In the few years I’ve been at Linworth, I’ve shared why I’m thankful to be appointed here as Senior Pastor. I’ve shared both from the pulpit and in classroom and conversation why I’m United Methodist. But today, dear ones, let me share simply one of the reasons that I choose, day in and day out, to follow Jesus.

              Jesus cried; not only cried… Jesus wept.

              Now, before you get too far down the “the shortest Bible verse” rabbit hole, let me state that Jesus experienced a wide range of emotions. We hear of Jesus being angry, grieved, lonely, exhausted, awed, and so many more experiences of the human existence. But scripture only tells us that Jesus wept twice. I choose to believe he wept more than what is recorded, but scripture points us to two specific occasions of Jesus being moved to tears. The first is at the death of Lazarus (John 11:35), and the second is when he looks out over the city of Jerusalem and ponders the violence and injustice that has befallen it (Luke 19:41-45).

              Jesus weeps over the loss of life, and Jesus weeps over injustice and violence. Unfortunately again we find ourselves at the intersection of the two, and so if there is any comfort to be had, it is that God’s heart is breaking along with ours after another senseless loss of life. And while we asks ourselves how this can happen, we must each examine the ways that we participate in systems that allow events like what happened in Uvalde to happen again and again.

              You might be thinking, “But Pastor Anna, please don’t politicize this tragedy,” and you’re right. This is not the time to lob our partisan policy frustrations across the aisle at others, but this is the time to examine how Jesus would call us to actively care for all members of God’s family. Please allow me the parental privilege* of stating how, like so many of you, my spouse and I wept over our child last night, both thankful tears for her safety and the tears of helplessness for those whose babies did not come home from school yesterday. I also laid awake thinking of my own mother, who taught 3rd grade for decades and would have done anything for her students, and how our teachers and school support staff are hurting, too, imagining themselves in the news stories that are still unfolding.  

              We, the pastors and staff of Linworth United Methodist Church are praying deeply for all those who are impacted by gun violence. We are examining our own policies and procedures so that our facility is as safe as it can be for the church community, the Children’s Center, and all who come to this place seeking grace. And we are always seeking to live more fully into our core values, one of which states, “We value God’s call for us to take action beyond ourselves and our local church by being committed to issues of social justice.”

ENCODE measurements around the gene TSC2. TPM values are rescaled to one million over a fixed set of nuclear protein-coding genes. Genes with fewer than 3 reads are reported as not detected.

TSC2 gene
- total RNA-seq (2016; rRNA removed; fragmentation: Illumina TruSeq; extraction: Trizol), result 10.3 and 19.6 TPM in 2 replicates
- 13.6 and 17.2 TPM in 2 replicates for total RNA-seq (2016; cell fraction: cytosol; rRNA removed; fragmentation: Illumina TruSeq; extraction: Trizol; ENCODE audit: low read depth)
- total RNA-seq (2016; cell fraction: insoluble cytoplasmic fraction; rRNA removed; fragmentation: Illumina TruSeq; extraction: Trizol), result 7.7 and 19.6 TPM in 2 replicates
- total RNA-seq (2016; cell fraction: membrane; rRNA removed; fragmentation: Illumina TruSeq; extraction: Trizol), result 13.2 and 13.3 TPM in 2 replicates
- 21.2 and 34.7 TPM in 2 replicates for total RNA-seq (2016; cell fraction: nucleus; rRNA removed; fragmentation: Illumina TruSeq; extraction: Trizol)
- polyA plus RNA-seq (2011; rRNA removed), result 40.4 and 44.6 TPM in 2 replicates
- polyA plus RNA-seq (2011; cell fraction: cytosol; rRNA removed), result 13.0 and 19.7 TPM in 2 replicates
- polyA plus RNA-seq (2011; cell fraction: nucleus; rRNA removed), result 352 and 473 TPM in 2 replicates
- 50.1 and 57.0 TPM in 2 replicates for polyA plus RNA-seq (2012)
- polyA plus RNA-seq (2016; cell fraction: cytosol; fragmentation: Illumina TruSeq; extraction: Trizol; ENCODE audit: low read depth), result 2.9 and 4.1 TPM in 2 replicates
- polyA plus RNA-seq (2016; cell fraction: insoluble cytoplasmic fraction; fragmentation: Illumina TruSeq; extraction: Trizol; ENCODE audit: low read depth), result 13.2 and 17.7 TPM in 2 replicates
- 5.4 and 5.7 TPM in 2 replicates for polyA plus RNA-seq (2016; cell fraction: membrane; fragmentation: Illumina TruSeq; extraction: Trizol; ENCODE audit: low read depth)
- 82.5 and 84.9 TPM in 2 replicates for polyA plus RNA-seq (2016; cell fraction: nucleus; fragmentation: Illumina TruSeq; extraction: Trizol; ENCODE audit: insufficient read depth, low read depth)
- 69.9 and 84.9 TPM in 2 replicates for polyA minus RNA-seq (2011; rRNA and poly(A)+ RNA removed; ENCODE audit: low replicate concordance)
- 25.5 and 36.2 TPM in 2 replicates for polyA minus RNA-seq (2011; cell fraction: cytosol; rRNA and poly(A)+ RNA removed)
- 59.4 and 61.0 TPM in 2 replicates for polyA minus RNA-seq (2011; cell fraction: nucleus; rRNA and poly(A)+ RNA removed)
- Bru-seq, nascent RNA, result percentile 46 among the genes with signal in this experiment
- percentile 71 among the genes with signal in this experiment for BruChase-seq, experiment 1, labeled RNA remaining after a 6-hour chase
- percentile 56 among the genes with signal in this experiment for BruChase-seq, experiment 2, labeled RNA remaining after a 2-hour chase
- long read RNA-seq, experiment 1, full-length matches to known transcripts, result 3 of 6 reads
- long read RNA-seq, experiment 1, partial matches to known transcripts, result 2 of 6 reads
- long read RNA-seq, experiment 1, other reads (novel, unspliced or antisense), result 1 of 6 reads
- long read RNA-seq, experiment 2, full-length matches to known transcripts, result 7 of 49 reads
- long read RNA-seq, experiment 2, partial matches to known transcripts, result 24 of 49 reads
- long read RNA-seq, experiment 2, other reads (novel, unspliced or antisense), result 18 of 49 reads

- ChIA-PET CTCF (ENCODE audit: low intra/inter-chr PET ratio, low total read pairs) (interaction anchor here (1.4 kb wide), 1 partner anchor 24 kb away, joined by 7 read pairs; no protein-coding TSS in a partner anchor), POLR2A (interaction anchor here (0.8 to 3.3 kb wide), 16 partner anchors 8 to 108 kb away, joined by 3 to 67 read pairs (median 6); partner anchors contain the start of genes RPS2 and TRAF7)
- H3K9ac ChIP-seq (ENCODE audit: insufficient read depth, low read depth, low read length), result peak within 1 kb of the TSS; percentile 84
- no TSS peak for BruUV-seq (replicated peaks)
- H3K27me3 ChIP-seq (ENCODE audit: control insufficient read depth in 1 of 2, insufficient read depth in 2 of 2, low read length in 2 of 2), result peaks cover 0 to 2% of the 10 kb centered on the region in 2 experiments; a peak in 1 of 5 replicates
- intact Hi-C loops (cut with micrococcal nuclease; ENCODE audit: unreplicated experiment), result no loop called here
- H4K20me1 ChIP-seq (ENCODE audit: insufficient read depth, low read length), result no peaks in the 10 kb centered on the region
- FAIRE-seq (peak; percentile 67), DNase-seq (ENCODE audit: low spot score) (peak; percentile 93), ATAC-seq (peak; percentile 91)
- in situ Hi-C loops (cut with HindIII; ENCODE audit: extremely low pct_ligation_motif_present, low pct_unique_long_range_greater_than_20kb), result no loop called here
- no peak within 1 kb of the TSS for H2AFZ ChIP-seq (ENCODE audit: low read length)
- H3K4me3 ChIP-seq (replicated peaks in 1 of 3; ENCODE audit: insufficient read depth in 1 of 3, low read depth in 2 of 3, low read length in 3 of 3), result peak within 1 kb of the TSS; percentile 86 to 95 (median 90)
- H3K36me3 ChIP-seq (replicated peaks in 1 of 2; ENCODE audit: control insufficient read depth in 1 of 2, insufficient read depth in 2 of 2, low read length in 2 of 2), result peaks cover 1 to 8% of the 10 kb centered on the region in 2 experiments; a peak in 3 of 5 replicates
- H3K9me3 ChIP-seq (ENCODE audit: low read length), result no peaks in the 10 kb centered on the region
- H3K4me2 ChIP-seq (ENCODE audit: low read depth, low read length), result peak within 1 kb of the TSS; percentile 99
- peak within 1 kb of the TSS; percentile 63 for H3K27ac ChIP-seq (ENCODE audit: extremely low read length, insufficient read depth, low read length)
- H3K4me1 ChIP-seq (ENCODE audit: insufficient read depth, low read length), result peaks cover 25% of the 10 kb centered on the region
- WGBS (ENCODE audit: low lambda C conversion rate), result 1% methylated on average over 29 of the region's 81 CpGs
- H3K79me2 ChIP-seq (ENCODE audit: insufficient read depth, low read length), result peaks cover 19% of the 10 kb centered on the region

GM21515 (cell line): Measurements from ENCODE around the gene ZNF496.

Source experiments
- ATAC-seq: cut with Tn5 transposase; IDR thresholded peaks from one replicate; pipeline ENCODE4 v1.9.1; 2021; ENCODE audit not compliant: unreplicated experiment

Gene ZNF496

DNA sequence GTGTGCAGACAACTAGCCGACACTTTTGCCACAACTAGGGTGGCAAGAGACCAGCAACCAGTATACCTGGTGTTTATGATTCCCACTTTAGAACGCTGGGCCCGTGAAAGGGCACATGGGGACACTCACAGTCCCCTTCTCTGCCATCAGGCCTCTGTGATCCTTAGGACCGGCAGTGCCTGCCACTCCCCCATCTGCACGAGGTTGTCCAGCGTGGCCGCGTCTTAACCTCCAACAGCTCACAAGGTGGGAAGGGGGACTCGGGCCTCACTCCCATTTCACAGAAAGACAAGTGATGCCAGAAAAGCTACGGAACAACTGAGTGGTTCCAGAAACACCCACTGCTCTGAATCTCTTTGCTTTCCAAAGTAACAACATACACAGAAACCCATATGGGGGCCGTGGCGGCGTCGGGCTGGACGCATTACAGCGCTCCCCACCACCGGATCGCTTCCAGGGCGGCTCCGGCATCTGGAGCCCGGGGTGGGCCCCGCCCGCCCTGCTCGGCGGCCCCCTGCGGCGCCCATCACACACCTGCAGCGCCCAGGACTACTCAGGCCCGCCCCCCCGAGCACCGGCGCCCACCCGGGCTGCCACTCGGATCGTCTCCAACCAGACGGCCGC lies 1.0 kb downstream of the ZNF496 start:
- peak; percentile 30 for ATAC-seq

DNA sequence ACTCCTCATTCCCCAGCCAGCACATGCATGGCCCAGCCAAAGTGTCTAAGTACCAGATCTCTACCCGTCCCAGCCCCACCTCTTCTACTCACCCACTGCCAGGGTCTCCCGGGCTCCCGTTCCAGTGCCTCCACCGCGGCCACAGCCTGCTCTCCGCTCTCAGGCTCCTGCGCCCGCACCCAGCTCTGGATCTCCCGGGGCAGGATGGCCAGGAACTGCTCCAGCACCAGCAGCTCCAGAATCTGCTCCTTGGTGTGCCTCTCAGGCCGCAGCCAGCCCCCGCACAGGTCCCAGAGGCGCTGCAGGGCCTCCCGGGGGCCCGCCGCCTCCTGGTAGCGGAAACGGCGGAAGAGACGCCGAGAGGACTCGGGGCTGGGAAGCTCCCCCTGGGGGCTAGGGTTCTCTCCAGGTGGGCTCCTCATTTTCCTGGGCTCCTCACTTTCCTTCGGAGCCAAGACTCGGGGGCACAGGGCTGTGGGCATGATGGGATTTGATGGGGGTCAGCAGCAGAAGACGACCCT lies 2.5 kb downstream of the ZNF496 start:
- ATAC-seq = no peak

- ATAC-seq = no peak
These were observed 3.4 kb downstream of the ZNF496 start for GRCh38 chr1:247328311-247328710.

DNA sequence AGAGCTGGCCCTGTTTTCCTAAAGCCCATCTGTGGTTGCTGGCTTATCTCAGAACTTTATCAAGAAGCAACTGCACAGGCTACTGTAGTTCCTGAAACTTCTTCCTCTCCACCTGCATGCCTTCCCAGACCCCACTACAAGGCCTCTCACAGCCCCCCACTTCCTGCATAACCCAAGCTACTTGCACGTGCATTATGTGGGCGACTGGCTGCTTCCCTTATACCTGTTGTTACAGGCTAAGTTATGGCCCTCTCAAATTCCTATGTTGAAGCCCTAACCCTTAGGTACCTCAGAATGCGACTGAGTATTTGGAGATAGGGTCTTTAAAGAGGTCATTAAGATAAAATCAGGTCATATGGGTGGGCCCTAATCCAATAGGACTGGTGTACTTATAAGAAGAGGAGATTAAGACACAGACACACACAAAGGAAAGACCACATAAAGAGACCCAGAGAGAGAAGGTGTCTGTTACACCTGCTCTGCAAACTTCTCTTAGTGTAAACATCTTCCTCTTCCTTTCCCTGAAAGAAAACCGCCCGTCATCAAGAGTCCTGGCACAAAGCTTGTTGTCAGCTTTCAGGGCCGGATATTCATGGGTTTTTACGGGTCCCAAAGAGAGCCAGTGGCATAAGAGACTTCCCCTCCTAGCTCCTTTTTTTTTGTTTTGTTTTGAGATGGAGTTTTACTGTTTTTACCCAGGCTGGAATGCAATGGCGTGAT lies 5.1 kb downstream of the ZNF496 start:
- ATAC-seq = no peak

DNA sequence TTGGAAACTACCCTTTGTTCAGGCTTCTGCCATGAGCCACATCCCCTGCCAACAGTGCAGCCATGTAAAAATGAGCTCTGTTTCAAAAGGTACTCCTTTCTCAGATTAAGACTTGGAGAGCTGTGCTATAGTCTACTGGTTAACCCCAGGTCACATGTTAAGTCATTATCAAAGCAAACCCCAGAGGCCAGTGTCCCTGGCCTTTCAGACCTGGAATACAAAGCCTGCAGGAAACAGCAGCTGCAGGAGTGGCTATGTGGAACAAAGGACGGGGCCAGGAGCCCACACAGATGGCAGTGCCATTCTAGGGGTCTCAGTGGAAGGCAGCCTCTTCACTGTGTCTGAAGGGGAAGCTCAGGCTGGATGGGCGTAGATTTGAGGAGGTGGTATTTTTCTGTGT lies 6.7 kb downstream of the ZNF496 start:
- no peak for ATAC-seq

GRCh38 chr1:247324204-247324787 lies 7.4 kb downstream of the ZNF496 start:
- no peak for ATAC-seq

Just as Pastor Gene named those killed in Buffalo in prayer this past Sunday, we will name the victims from Uvalde in our prayers on Sunday. If there are any ways that the pastors can support you, especially in response to this tragedy, please do not hesitate to reach out.

Rev. Anna Guillozet
Senior Pastor

* For those who are parents, grandparents, or caretakers of children, I just want to urge you to live in a bit of potential discomfort. I am not a perfect parent, nor do I claim to be an expert on child development or psychology, but our default is often temptation to say nothing in an attempt to shield a child from this horrific violence. Chances are very high that they will hear about this shooting whether it is from you or not. Being silent won’t protect them from what happened, but only prevent them from understanding and coping with it under the support of a trusted adult who can listen, correct inaccurate information, and offer comfort.  In this moment, allow yourself to grieve, be angry, be scared. It is deeply important to care for yourself, too. Most importantly, remember that it is ok to not have all the answers your kids may seek. They don’t need you to have every answer. They need you to create space for them to be heard, process, have their feelings validated and be assured that they are safe and loved. Besides the practical and developmental resources below, our faith in God offers us some concrete ways to respond which can be especially important in moments where kids feel otherwise helpless. Try lighting a candle together as a physical reminder that Jesus is the light of the world and that God’s light shines in the darkest moments. Invite your child to draw a picture that shares their prayer for those who are suffering. Read Psalm 23 together and focus on God’s presence with us in times of fear or suffering.

Try these resources as starting points: Fred Rogers InstituteGood Morning America